And along the same lines, the Redditor added another issue: "Not expressing gratitude towards your partner on a regular basis. Experiences and expressions of gratitude can have a really positive effect on psychological well-being, as well as relational strength."
"People don't stop to turn down their defense mode."
One couples therapist on Reddit wrote that the "number one problem I see is overactive threat response creating anger and rigidity." They continued: "People don't stop to turn down their defense mode, and lose sight of love because all their energy is going towards being right or controlling the outcome. Of course that control comes from a place of fear, but fear and vulnerability feels too dangerous, so it typically gets expressed as anger, frustration, or rigidity. Surrender to not having control, accept what's in front of you, and cultivate compassion."
"I've seen money kill a lot of marriages."
"If you're marrying someone with a [bad] credit score, you should know how and why they ended up with it, lest you find yourself in their shoes very quickly," one divorce lawyer wrote. "A credit score can cost thousands and take years to rebuild. Know if they have any tax liens or liability. Are they paying child support and do they have any kind of garnishment? Who is going to be responsible for managing the finances? How many credit cards does the other person have and what are their balances? I've seen money kill a lot of marriages."
"Not listening. Most people listen to respond and don't listen to hear," one Redditor wrote. "This is what I spend the most time teaching couples how to do!"
"People that don't quite realize that marriage works best when you are both acting in the others' best interest."
"One of the common threads I see running in the midst of relationships/marriages that fall apart is a kind of selfishness," one couples counselor wrote. "People that don't quite realize that marriage works best when you are both acting in the others' best interest and seeking their happiness more than your own. It crops up a lot, but not exclusively, in sex/intimacy: If your primary concern in sex is you, you are not going to build any kind of bond or intimate connection, and nor is it going to be much fun for your partner."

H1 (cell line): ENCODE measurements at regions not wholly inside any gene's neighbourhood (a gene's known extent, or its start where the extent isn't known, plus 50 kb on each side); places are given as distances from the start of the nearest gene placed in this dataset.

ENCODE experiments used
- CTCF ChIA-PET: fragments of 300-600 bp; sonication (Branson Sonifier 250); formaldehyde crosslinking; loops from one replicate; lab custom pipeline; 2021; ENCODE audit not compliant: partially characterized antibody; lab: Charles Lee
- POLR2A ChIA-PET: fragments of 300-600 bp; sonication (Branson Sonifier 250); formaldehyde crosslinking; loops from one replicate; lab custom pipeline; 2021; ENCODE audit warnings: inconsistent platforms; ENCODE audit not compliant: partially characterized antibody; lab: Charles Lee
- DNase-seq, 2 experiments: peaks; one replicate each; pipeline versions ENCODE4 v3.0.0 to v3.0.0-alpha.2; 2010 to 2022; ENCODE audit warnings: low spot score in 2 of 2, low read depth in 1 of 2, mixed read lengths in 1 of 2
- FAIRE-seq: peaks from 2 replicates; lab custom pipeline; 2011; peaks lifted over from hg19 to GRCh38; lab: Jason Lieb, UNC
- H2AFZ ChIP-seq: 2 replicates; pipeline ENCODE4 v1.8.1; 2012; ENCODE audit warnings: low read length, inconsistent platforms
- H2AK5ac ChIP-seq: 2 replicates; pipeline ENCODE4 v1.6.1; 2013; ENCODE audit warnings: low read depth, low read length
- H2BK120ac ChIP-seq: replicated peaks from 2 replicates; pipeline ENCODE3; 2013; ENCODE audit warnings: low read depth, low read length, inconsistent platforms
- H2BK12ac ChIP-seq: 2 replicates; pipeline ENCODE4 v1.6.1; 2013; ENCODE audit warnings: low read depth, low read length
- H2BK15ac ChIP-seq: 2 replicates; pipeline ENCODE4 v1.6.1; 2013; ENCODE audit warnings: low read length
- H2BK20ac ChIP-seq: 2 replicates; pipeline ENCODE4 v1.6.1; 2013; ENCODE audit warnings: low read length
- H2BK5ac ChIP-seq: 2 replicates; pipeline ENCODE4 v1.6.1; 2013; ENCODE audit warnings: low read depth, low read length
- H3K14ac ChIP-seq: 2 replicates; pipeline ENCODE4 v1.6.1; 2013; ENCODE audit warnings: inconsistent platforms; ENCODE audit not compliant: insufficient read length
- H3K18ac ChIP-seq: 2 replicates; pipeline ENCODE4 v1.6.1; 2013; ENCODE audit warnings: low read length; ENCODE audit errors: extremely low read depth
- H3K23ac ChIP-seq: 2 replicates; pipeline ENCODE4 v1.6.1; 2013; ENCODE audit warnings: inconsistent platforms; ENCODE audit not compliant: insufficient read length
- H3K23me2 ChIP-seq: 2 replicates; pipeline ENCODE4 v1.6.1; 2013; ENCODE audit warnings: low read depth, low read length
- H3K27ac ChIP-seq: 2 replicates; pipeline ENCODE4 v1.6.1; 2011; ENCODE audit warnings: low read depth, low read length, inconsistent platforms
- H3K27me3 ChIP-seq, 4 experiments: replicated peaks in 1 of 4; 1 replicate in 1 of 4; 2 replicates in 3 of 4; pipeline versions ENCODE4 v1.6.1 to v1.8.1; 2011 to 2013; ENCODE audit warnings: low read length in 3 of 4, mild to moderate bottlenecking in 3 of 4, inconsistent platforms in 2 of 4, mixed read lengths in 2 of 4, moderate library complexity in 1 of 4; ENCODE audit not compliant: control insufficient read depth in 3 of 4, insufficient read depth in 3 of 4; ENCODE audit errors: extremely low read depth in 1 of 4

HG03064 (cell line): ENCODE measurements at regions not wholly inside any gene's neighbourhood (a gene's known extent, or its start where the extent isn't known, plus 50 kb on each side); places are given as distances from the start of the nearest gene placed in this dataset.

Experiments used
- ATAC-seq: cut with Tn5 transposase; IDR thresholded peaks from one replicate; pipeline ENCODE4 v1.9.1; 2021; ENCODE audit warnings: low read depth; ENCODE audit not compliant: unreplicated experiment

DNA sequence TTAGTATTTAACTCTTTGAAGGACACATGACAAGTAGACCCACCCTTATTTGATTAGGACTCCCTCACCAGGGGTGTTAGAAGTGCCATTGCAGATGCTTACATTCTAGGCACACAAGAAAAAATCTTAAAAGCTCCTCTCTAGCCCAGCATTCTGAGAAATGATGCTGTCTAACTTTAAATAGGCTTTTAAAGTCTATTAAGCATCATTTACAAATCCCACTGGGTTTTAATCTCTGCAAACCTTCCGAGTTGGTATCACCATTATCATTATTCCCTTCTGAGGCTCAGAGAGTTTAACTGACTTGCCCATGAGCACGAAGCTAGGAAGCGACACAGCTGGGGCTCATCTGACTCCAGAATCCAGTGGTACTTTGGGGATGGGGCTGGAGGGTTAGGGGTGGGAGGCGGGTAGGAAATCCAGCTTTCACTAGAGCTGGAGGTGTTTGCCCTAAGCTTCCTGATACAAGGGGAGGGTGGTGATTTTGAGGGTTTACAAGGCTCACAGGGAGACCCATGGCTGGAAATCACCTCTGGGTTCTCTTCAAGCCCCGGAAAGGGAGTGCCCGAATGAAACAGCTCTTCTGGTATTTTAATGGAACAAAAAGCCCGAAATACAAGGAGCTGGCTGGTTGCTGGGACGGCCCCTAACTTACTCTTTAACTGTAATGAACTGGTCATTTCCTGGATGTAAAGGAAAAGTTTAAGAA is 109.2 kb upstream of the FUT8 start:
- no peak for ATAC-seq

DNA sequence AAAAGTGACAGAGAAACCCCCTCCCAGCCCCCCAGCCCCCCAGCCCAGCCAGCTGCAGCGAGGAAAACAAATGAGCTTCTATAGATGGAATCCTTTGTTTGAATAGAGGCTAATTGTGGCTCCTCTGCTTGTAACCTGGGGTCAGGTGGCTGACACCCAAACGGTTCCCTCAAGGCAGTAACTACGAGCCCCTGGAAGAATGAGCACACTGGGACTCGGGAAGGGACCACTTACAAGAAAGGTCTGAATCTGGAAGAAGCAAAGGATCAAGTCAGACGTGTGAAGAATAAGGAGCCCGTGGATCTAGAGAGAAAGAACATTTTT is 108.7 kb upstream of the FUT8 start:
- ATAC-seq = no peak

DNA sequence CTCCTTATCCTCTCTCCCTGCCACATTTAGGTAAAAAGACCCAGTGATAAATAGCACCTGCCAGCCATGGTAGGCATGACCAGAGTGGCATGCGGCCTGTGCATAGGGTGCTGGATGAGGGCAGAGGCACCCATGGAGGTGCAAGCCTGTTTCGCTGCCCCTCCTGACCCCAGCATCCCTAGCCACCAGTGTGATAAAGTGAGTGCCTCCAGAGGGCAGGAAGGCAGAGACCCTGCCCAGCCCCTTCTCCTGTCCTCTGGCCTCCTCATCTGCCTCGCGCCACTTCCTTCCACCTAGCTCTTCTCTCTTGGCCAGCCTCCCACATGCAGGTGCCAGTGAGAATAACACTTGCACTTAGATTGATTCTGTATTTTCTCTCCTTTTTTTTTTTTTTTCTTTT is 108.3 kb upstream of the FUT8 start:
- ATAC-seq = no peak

The Redditor continued: "Marriage is a lot about sacrifice and the couples I see thriving are the ones who are each willing to make sacrifices for the other and for their family."
"If you don't talk about [unspoken rules], it is easy to get into negative interactional patterns."
"Obviously you didn't grow up together and depending on how you did you grow up, you may have had completely different family of origin (FOO) experiences," a marriage, couple, and family master's counseling student wrote. "It can be as simple as your FOO separated out laundry by color and your [significant other's] just threw everything in together, so you have different family rules regarding laundry. [Or maybe] your FOO had the rule of 'family problems stay in the family' and your SO's family talked to people outside the family about all the problems freely. Everybody has these rules—talking about them and uncovering them (without judgement) will go a very long way in maintaining and deepening connection. If you don't talk about them, it is easy to get into negative interactional patterns that are just rehearsals of how your FOO did things and not creating healthy, mutually safe patterns." And if you and your spouse could use some more advice, consider The 10 Surefire Signs You Need Marriage Counseling.
To discover more amazing secrets about living your best life, click here to follow us on Instagram!